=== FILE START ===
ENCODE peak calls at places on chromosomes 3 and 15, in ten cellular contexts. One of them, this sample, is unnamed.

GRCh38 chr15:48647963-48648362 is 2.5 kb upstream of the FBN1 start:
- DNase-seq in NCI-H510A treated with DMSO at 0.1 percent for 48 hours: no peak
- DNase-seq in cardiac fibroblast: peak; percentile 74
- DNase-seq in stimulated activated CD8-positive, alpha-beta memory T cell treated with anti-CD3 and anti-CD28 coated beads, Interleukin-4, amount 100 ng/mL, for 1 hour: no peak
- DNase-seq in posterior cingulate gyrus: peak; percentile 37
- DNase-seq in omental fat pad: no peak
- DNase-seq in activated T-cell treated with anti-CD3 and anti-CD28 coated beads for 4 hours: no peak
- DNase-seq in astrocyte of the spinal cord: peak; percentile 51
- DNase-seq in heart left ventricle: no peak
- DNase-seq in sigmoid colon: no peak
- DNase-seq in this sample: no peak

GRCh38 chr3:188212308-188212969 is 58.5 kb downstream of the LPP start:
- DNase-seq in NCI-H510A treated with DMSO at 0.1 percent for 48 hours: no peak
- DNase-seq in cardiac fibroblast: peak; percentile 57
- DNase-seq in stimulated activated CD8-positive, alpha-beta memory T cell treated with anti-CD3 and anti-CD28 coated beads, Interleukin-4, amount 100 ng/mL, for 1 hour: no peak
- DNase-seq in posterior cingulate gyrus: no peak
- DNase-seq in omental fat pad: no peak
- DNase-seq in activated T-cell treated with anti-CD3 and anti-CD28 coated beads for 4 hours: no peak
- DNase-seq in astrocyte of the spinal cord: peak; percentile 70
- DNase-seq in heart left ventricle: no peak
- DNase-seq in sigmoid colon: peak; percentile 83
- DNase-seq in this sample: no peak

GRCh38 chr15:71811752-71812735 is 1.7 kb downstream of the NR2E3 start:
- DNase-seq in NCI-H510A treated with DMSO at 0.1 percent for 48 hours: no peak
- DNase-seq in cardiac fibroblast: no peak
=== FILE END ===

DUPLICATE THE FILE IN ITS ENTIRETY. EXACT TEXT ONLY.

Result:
ENCODE peak calls at places on chromosomes 3 and 15, in ten cellular contexts. One of them, this sample, is unnamed.

GRCh38 chr15:48647963-48648362 is 2.5 kb upstream of the FBN1 start:
- DNase-seq in NCI-H510A treated with DMSO at 0.1 percent for 48 hours: no peak
- DNase-seq in cardiac fibroblast: peak; percentile 74
- DNase-seq in stimulated activated CD8-positive, alpha-beta memory T cell treated with anti-CD3 and anti-CD28 coated beads, Interleukin-4, amount 100 ng/mL, for 1 hour: no peak
- DNase-seq in posterior cingulate gyrus: peak; percentile 37
- DNase-seq in omental fat pad: no peak
- DNase-seq in activated T-cell treated with anti-CD3 and anti-CD28 coated beads for 4 hours: no peak
- DNase-seq in astrocyte of the spinal cord: peak; percentile 51
- DNase-seq in heart left ventricle: no peak
- DNase-seq in sigmoid colon: no peak
- DNase-seq in this sample: no peak

GRCh38 chr3:188212308-188212969 is 58.5 kb downstream of the LPP start:
- DNase-seq in NCI-H510A treated with DMSO at 0.1 percent for 48 hours: no peak
- DNase-seq in cardiac fibroblast: peak; percentile 57
- DNase-seq in stimulated activated CD8-positive, alpha-beta memory T cell treated with anti-CD3 and anti-CD28 coated beads, Interleukin-4, amount 100 ng/mL, for 1 hour: no peak
- DNase-seq in posterior cingulate gyrus: no peak
- DNase-seq in omental fat pad: no peak
- DNase-seq in activated T-cell treated with anti-CD3 and anti-CD28 coated beads for 4 hours: no peak
- DNase-seq in astrocyte of the spinal cord: peak; percentile 70
- DNase-seq in heart left ventricle: no peak
- DNase-seq in sigmoid colon: peak; percentile 83
- DNase-seq in this sample: no peak

GRCh38 chr15:71811752-71812735 is 1.7 kb downstream of the NR2E3 start:
- DNase-seq in NCI-H510A treated with DMSO at 0.1 percent for 48 hours: no peak
- DNase-seq in cardiac fibroblast: no peak